Essential Oils – Ylang Ylang
Ylang Ylang essential oil has a lovely, sweet smell almost reminiscent of tuber rose with its intoxicating nature. Due to the powerful nature of the scent, it is best to use it sparingly. Ylang Ylang is great blended with bergamot, grapefruit, lavender or sandalwood to mellow its intense nature.
It is said that Coco Chanel chose a blend, made by perfumer Ernest Bo, which contained Ylang Ylang, rose and jasmine; this perfume is reported to be Chanel No. 5. Ylang Ylang is from the custard apple family and is known as the perfume tree and in the Philippines, the name means “flower of flowers.”
Name of Oil: Ylang Ylang
Latin Name: Cananga odorata
Countries of Origin: Seychelles and Mauritius.
Historical Use: It was used as an ingredient in hair preparations in Europe and was called macassar oil. It is also strewn upon the wedding bed in Indonesia.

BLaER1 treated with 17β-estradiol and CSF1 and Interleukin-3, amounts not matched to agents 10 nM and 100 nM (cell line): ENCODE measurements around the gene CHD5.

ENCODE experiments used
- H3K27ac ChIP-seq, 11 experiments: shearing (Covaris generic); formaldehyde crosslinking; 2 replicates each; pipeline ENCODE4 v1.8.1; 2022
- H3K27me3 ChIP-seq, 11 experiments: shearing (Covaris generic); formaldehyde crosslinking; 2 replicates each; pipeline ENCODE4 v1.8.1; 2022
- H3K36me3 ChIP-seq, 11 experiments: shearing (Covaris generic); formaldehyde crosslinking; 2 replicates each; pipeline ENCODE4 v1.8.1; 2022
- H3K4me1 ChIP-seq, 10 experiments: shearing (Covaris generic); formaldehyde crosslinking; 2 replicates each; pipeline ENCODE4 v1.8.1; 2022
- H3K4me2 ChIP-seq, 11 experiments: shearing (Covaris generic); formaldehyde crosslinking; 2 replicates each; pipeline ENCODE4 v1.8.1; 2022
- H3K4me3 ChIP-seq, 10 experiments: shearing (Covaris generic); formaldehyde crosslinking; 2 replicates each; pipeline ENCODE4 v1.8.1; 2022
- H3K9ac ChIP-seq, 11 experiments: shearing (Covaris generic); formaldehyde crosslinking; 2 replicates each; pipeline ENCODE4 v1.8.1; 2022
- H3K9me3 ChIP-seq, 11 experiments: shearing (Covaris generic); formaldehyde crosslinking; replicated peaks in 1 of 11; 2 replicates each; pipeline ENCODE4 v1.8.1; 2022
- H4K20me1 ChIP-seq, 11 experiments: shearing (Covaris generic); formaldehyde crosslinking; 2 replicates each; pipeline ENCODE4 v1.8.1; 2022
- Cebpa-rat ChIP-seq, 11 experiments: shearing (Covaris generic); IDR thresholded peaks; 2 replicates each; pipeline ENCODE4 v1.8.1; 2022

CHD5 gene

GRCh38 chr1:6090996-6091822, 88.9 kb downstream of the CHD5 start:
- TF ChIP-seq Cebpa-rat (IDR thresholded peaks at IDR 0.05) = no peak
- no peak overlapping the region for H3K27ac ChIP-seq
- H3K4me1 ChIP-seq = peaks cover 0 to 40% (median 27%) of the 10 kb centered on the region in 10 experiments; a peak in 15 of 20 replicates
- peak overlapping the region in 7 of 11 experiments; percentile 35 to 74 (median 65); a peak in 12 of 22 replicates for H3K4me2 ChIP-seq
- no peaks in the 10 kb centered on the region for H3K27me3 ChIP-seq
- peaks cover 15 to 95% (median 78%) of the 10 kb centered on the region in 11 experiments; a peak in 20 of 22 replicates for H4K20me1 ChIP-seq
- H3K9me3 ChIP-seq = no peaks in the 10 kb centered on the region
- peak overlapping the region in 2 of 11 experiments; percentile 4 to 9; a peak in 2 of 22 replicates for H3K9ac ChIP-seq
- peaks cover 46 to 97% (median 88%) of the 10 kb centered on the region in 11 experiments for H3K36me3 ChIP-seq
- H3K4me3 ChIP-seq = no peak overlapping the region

General Growth, Habitat: Ylang Ylang can grow up to 60’ high. It’s a tropical tree with large, fragrant pink, mauve or yellow flowers.
Parts Used in Distillation: Flowers.
Scent: Sweet, floral, exotic.
Uses: Insomnia, arterial hypertension, palpitations, tachycardia.
Emotional Use: Calming and relaxing.
Safety: Possible skin irritant for sensitive skin; not for use on inflamed skin or dermatitis. Excessive use may cause headaches and nausea.
- For special occasions, add 1-2 drops of the essential oil to carrier oil, such as sweet almond oil, mix together and apply to skin like a perfume.
- For moisturizing and nourishing skin, add 1-2 drops of the essential oil to an unscented lotion and apply to skin.
- To create a sensual atmosphere, use the essential oil in a diffuser; following the safety directions.
Until next time, discover the power of welcoming essential oils into your life.
Ylang Ylang. (2015, January 29). Britannica. Retrieved from http://www.britannica.com/plant/ylang-ylang.
Ylang Ylang Tree. (n.d.). South Florida Plant Guide. Retrieved from http://www.south-florida-plant-guide.com/ylang-ylang-tree.html.